Random Searches on New York City Subways

Marty Lederman

Dan Solove has an interesting post over at Concurring Opinions on last week's Second Circuit decision upholding the constitutionality of random searches in the New York City subway system. There's a modestly interesting thread in the comments section there involving Dan, Orin Kerr and me, among others.

Dan's principal complaint about the decision is that the courts largely deferred to the government with respect to the question of how effective the search program is at detecting terrorist activity. As I suggest in the comments, however, it appears from the court's opinion that this program is not predicated on actually interdicting any terrorist acts. Its purpose, instead, is simply to convince Al Qaeda that there is a not-insignificant risk that concerted, multi-bomb plans of attack would be thwarted. And if that's the objective, then it really doesn't much matter how comprehensive or frequent the searches truly are -- all that matters is that there's some uncertainty about AQ's prospects for success, an uncertainty that, according to expert tesimony, serves as a useful deterrent to such planned attacks.

As I wrote in the comments there, under the government's deterrence theory that the court of appeals endorsed, data about the frequency or effectiveness of the searches are beside the point: It doesn't matter how many people are searched, or that the searches never turn up evidence of terrorist acts. Indeed, it probably doesn't matter, on their theory, whether there are any serious searches going on at all. Uncertainty is everything. And so, if the federal courts were actually to "find" that the searches are minimally intrusive and are thus ineffective -- that all but the most amateur terrorists would be able to easily circumvent the program -- such a finding would itself undermine the actual effectiveness, the deterrent value, of the program.

This is a difficult argument to counter. It doesn't have any particular stopping point, and would appear to justify all manner of police practices intended to disorient and deter Al Qaeda. So it is a real problem figuring out how to deal with it under Fourth Amendment doctrine.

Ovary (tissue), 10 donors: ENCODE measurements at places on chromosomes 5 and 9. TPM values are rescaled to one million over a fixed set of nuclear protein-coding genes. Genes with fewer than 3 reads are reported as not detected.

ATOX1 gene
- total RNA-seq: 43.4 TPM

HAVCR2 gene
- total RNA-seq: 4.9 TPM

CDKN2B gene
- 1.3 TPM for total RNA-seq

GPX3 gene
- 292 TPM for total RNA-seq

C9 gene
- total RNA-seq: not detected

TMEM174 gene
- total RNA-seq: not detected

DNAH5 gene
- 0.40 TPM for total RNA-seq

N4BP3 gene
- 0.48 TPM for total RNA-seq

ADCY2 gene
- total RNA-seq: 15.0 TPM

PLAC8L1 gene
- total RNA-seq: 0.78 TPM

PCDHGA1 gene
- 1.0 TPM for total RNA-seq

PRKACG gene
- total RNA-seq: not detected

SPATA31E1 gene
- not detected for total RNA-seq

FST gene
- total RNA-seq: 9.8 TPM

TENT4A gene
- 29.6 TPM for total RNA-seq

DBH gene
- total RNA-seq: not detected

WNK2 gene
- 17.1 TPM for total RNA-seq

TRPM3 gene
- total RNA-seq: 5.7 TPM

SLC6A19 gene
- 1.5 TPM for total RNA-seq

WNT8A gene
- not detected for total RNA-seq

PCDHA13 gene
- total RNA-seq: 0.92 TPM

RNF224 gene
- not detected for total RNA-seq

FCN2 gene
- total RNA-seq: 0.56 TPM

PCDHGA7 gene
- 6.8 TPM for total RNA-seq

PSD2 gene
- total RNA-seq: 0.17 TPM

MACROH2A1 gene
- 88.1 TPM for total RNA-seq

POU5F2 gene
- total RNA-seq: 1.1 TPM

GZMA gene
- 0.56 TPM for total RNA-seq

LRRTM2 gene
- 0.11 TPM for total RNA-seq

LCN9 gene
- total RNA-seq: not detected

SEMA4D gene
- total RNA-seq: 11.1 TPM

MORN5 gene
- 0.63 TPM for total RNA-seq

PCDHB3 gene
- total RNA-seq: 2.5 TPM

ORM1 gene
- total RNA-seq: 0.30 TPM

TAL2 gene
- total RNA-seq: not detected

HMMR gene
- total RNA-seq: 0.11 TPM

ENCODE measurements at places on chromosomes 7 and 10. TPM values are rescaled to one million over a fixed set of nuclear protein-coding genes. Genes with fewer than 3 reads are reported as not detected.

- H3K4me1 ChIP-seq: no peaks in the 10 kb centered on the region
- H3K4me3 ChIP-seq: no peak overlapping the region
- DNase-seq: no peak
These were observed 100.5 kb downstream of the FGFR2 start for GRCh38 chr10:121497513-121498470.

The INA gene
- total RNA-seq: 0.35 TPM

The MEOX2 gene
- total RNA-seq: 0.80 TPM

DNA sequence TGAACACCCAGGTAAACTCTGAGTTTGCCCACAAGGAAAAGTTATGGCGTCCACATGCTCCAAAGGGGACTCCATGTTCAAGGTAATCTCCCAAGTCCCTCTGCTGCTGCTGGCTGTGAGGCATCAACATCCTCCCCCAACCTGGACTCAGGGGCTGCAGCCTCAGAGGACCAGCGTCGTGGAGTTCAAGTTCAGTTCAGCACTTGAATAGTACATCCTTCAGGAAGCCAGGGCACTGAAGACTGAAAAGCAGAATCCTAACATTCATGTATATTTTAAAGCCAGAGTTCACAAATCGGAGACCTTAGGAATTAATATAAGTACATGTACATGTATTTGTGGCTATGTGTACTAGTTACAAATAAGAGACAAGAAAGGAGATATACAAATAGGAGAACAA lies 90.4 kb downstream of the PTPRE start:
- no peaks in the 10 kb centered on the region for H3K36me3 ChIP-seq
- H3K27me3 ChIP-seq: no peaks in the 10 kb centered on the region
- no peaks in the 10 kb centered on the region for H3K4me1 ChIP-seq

More broadly, I think this is an example of a recurring theme in the conflict with Al Qaeda: the asserted need, above all else, that U.S. law and law-enforcement practices not be transparent, the better to create uncertainty about the conduct and limits of anti-terror efforts. One sees it, for instance, in the torture debate, where the whole point appears to be to obfuscate which interrogation techniques are lawfully permitted so that Al Qaeda detainees will not know what their captors are capable of doing. And in the Padilla detention case: By the government's own admission, the interrogation of Padilla would only be effective -- the relationship of "trust" and "dependence" with his interrogators could only be sustained -- if Padilla were convinced that all hope was lost, that no judicial processes were at work, that he had no prospect whatsoever of any legal process, let alone due process. If he were actually permitted to speak to an attorney -- who would tell him that there was an actual lawsuit pending on his behalf! -- the jig would be up. And also in the debate about electronic surveillance: The Administration claims that it could not actually amend FISA to permit the NSA program, because such transparency -- you know, the sort one gets when the laws are actually written into the statute books rather than in secret DOJ memos -- would tip off the terrorists to what our government is doing. Everyone, including the Congress, must actually think that FISA is still fully operative -- the better to lull everyone into speaking freely across the wires.

In sum, this appears to be of a piece with a concerted effort to establish a system of secret law and secret law-enforcement practices. The ordinary checks and balances of an open system in which the courts, Congress and the public understand what the law provides, and are able to evaluate what the government is doing? -- Well, that only helps the terrorists. Which is undoubtedly true. In a secret police state, where there's no assurance that the law sets any limits on the state, and where the legal limits are unknown -- no more than rumor -- wrongdoers surely are deterred by the uncertainty of it all. (Add obligatory Kafka citation.) Abiding by a rule of law -- of transparent, open, law -- does, indeed, give wrongdoers more information about the limits of the state. That's one of the costs of democracy.

Saturday, August 12, 2006

"Walls" between the FBI and CIA (and within the FBI)

Sandy Levinson

I strongly recommend to everyone the new book by Lawrence Wright, The Looming Tower, about the creation of al-Qaeda and the move toward September 11. More than anything I've read so far, it leaves the reader believing that September 11 could almost easily have been prevented had the FBI and CIA not been engaged in almost literally incredible turf wars with each other (putting to one side presidential lassitude in face of the August briefing about the potential imminence of an al-Qaeda attack). Among other things, the CIA simply refused to notify the FBI that known members of al-Qaeda had entered the country. But one of the issues raised in the book goes beyond turf wars and is certainly relevant to many of the readers of Balkinization. To wit, various "walls" were thought to be legally necessary, both with regard to CIA-FBI cooperation and, within the FBI itself, between the "intelligence" and "criminal" divisions. After all (among other things), evidence seized as part of "intelligence work" might not be admissible if there were no probable cause to engage in the search. Wright argues that these walls were basically self-created and based on misreadings of relevant law. I do not know enough to have anything resembling an informed view.